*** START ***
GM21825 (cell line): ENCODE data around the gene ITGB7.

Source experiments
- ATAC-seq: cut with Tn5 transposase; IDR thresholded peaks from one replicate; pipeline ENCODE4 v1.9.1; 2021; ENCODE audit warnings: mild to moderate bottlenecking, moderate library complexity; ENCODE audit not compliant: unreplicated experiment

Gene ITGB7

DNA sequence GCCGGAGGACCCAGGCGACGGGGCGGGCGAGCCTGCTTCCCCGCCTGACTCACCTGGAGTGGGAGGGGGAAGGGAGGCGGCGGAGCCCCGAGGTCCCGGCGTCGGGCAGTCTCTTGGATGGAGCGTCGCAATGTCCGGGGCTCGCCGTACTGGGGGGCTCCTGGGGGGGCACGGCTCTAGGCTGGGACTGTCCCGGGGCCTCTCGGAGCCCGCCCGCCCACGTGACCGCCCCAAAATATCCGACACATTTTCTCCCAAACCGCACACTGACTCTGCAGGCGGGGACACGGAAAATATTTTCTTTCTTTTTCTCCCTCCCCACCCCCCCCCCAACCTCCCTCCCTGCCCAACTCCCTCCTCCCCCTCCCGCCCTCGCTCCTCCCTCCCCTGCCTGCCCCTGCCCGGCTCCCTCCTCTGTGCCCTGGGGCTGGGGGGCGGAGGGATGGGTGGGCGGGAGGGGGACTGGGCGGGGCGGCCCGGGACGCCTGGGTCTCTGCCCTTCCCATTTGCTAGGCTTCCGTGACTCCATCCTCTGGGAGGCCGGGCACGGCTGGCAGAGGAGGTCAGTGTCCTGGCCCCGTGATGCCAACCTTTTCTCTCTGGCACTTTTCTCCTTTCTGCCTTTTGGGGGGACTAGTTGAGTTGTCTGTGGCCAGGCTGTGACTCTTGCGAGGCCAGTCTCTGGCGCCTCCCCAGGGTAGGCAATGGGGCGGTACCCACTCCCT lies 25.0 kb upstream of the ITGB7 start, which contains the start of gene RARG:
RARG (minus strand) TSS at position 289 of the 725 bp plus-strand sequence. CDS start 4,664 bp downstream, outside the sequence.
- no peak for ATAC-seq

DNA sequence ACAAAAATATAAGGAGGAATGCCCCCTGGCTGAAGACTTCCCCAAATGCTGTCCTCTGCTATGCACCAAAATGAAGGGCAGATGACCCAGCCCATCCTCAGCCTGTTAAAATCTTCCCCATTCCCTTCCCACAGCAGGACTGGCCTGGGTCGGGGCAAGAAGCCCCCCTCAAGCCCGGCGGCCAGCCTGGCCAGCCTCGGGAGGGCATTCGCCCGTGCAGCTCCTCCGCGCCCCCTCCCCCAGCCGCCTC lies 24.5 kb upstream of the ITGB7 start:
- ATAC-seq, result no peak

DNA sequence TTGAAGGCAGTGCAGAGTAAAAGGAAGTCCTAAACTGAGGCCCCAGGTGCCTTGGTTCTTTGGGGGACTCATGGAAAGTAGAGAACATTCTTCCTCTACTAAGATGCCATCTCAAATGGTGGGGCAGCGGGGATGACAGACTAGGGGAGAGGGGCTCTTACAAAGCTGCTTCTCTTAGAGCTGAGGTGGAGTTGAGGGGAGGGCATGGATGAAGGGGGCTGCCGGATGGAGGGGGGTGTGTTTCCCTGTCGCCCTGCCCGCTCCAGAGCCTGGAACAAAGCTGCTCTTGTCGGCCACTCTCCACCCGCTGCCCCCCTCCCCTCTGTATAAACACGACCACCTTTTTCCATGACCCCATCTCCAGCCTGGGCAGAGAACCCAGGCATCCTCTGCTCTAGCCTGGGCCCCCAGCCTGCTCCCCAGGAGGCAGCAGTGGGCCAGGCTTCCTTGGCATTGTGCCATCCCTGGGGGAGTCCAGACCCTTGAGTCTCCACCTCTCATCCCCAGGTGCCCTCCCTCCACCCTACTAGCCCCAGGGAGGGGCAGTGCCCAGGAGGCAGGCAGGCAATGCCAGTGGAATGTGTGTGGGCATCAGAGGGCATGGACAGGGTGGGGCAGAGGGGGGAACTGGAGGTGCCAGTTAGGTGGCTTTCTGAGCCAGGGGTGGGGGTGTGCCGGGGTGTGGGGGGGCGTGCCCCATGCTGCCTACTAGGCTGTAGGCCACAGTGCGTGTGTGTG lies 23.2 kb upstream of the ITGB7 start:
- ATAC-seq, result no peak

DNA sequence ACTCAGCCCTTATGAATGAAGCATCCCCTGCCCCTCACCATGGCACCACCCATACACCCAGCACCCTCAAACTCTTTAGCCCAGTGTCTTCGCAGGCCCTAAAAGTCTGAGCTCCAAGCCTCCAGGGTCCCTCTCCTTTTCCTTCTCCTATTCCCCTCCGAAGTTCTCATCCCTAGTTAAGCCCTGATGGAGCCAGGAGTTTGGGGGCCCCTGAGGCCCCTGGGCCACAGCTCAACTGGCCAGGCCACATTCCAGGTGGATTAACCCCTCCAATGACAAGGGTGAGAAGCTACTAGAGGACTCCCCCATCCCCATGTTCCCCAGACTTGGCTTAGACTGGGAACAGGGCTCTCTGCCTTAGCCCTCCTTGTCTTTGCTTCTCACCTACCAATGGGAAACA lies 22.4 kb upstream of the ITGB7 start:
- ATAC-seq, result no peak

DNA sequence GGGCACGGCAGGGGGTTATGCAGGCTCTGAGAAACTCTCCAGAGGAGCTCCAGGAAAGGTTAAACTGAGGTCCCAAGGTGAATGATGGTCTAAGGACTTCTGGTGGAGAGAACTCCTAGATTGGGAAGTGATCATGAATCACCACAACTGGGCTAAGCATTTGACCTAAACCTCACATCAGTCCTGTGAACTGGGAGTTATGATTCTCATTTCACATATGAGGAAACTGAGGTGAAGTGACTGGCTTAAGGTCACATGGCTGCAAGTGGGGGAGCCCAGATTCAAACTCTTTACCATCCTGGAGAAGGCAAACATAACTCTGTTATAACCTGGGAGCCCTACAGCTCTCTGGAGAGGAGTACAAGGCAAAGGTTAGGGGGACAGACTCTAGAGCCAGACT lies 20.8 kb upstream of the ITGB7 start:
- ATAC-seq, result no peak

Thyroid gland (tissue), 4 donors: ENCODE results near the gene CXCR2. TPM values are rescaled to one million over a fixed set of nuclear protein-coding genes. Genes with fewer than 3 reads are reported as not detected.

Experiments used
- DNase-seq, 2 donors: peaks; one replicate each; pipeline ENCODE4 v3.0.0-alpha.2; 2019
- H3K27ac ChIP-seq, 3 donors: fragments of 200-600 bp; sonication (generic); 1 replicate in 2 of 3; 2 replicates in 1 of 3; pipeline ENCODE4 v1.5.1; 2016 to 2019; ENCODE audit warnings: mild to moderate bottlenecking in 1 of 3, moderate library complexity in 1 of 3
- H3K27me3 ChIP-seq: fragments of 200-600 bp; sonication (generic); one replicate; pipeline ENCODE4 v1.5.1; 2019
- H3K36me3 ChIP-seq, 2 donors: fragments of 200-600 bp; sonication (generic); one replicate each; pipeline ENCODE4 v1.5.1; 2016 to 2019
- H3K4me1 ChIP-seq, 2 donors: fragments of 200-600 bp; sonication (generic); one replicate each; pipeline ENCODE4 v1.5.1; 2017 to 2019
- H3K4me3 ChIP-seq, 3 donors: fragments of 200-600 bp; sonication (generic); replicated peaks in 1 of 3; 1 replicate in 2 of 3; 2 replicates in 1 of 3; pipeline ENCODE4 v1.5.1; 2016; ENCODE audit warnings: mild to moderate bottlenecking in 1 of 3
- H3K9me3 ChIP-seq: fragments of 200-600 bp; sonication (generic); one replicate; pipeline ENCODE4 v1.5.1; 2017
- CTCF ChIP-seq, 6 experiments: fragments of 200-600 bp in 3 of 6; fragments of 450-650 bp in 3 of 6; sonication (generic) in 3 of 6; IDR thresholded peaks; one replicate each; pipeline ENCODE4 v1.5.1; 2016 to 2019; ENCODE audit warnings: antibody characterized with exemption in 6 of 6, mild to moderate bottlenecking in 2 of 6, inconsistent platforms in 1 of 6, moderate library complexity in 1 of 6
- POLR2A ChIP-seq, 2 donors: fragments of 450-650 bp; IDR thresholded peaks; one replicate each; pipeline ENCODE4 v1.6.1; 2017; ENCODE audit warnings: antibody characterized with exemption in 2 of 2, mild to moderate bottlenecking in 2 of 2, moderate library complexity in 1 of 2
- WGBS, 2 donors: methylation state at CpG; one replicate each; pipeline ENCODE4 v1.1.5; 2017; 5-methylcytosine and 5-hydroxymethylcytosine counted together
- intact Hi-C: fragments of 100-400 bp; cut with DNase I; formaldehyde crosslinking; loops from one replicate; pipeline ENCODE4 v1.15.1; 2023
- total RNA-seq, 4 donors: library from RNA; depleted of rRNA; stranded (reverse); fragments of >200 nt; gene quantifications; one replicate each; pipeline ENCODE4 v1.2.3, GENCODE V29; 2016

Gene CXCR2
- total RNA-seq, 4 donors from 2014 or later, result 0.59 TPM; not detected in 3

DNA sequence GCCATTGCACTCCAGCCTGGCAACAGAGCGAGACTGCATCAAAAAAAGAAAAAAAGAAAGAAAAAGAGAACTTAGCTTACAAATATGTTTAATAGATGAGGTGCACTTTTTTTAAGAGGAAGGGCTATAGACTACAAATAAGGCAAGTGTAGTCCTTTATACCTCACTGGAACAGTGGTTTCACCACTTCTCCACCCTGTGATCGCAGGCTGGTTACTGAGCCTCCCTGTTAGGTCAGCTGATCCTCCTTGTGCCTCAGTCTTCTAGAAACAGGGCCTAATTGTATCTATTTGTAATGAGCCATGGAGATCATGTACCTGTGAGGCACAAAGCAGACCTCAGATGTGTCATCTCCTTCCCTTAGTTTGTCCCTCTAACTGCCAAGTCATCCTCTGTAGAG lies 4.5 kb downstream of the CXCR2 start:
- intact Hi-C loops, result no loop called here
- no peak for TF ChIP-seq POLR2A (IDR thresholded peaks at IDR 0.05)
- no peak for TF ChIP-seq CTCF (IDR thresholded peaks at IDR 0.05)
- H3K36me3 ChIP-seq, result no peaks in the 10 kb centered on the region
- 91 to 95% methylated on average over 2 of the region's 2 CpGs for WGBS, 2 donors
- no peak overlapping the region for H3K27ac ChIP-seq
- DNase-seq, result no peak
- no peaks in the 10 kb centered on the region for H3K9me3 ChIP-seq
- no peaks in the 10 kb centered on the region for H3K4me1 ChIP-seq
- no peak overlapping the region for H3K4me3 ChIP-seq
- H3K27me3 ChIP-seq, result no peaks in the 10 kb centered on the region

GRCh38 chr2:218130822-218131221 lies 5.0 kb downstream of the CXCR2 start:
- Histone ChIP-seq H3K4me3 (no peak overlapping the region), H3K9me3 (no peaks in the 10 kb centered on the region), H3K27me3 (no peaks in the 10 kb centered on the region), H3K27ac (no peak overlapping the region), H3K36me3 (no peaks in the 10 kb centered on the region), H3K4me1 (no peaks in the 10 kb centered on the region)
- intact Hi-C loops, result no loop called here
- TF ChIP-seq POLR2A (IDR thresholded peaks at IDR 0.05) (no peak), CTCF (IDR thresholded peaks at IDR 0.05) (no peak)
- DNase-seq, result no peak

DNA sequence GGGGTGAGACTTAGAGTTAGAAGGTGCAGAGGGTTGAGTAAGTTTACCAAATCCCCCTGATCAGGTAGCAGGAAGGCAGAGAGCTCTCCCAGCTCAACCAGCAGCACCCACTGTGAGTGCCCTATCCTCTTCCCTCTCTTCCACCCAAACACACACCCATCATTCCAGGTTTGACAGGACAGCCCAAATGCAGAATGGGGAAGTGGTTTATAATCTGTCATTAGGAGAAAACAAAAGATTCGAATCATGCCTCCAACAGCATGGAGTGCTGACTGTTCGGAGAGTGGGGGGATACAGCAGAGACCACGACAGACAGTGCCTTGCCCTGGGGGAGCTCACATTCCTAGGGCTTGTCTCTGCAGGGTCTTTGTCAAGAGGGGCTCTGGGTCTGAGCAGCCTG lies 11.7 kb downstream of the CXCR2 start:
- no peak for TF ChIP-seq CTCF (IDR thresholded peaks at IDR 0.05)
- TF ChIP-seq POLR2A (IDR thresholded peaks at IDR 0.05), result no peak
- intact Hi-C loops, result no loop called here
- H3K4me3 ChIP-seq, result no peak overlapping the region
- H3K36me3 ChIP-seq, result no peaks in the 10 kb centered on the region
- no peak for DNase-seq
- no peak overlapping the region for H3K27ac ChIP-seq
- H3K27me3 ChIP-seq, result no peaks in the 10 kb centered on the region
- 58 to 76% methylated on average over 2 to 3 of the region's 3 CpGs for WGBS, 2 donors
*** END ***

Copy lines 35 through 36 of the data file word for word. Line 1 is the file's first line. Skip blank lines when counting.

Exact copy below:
- no peak for TF ChIP-seq CTCF (IDR thresholded peaks at IDR 0.05)
- H3K36me3 ChIP-seq, result no peaks in the 10 kb centered on the region